Galileo Summer Quest
Mobile Game Design
Campers will learn the basics of the game development program Construct 2, exploring genres from platformer to endless runner. They’ll brainstorm and develop every aspect of your custom game—world design, gameplay and rule coding—working individually or as part of a team. Campers will swap their game with other designers for beta testing, then tweak it so it’s playable on any computer or mobile device.
Campers will get a kick-start with a hands-on activity where they’ll need to be courageous and design a live action game within a few minutes—silly and creative ideas encouraged! Next, campers will learn some foundational knowledge about game design, then spend the rest of the day creating two games: a simple side-to-side scroller, and an endless runner-type game.
Ask your camper: How did it feel to take a risk and jump into game design right away? What did you learn?
Campers will further their knowledge in Construct 2 by building a new game type similar to Super Mario—the platformer. After a tutorial, they’ll take on one of three challenges to create a new game mechanic that will test all of the knowledge they’ve learned to this point. Campers will flex their visionary muscles by imagining new and out-of-the-box ideas for their own custom-made game.
Ask your camper: What visionary game ideas did you come up with today?
Campers will officially start their final projects today. It will be up to them to figure out how to make their vision a reality, so campers will practice being collaborative by offering their support to others, and seeking support themselves when they come across challenges. They’ll build the basic structure of their game and receive a tutorial on how to create their own pixel animations and music.
Ask your camper: What type of game are you creating for your final project? What’s your core game loop?
Campers will set goals for themselves based on their progress from yesterday, and continue working on their final projects. They’ll practice being determined as they strive to stay focused and get their game ready to play and test by the end of the day.
Ask your camper: What goals have you set to achieve your vision for your final project?
Campers will start today being reflective by evaluating the state of their game one more time, then crafting some final goals to complete their work. They’ll integrate a couple more sprites and a bit of pseudocode to make their games playable on mobile devices, which they’ll get to test in class. By the end of the day, they’ll upload their final projects onto Dropbox.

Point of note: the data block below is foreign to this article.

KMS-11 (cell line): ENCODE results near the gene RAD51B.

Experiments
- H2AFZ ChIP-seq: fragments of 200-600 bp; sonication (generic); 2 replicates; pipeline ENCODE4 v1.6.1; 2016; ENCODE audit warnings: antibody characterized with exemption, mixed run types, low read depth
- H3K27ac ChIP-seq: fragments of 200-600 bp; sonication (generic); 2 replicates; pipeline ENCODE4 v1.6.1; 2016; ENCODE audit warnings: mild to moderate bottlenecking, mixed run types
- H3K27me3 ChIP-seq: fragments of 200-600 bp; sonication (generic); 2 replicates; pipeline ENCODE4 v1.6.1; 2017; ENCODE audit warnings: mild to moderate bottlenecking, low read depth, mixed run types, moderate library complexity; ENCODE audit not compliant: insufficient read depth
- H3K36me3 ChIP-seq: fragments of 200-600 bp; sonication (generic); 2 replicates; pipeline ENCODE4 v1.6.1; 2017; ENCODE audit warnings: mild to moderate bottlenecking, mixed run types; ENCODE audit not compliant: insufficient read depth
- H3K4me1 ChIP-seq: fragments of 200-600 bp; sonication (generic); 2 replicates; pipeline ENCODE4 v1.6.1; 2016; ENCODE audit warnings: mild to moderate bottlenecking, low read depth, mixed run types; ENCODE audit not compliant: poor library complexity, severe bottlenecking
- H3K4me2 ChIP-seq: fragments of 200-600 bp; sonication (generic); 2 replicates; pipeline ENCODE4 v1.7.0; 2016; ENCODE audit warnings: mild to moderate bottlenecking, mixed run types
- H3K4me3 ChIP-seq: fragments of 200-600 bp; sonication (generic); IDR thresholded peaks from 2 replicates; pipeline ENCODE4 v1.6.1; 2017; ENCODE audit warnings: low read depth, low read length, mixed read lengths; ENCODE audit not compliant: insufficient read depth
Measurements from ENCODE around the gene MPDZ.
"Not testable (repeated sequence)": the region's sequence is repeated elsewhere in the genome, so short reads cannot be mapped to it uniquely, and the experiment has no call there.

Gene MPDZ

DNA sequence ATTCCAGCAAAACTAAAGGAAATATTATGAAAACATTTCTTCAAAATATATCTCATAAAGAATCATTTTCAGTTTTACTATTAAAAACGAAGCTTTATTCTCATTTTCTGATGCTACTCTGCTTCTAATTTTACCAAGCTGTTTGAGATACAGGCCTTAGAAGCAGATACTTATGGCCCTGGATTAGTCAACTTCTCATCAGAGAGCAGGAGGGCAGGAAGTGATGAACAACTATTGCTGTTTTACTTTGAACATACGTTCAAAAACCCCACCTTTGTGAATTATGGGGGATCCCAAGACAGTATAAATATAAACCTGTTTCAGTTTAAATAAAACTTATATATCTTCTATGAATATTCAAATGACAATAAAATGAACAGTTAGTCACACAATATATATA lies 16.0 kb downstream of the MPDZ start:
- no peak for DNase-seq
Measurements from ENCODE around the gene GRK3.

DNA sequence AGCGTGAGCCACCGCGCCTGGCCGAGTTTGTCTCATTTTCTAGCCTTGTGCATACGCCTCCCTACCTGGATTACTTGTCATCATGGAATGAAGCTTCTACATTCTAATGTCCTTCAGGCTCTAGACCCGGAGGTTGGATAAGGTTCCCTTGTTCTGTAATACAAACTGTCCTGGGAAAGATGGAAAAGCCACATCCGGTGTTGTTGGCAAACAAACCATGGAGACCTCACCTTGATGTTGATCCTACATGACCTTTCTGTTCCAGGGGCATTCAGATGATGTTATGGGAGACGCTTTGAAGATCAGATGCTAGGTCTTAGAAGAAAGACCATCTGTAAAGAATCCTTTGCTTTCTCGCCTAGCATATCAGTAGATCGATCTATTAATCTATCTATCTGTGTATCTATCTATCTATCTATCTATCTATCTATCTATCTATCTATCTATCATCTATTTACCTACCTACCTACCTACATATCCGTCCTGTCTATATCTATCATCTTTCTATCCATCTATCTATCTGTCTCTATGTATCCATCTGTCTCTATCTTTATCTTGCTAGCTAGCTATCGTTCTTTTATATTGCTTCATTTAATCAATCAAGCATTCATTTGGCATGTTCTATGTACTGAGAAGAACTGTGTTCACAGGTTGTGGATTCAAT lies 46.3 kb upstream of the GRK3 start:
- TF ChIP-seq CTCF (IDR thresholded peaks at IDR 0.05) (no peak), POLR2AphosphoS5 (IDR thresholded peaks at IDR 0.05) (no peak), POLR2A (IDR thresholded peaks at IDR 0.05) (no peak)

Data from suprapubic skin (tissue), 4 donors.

Ask your camper: Did your final project come out as you envisioned? If you had another day to work on your final project, would you change or add anything?
Activities and outings to build on this week's experiences
Explore an existing passion—or try something new—at DIY.org, an online community for kids to challenge their inner game developers and so much more.
Practice design thinking as you create and share your own video games at Gamestar Mechanic.
Bay Area: Visit the Museum of Art and Digital Entertainment (the MADE) in Oakland to explore historically significant video games and participate in a free coding workshop using Scratch.
SoCal: Keep the collaboration and if/then logic going by finding a group of like-minded folks at a nearby Coder Dojo.
Galileo Innovation Approach
The Galileo Innovation Approach® (GIA) is our guiding principle. The GIA is at the core of every activity your kids do at camp, from Pre-K all the way to 8th grade. Having a Galileo Innovator’s Mindset, Process and Knowledge makes a lasting impact on the way children think, explore and create.
1. The Innovator's mindset: how Galileo innovators approach the world
I am Visionary
I am Courageous
I am Collaborative
I am Determined
I am Reflective
2. The Innovator’s Knowledge:What Galileo innovators need to understand
Concepts and Facts
Skills and Techniques
Audience and Environment
3. The Innovator’s Process:How Galileo innovators innovate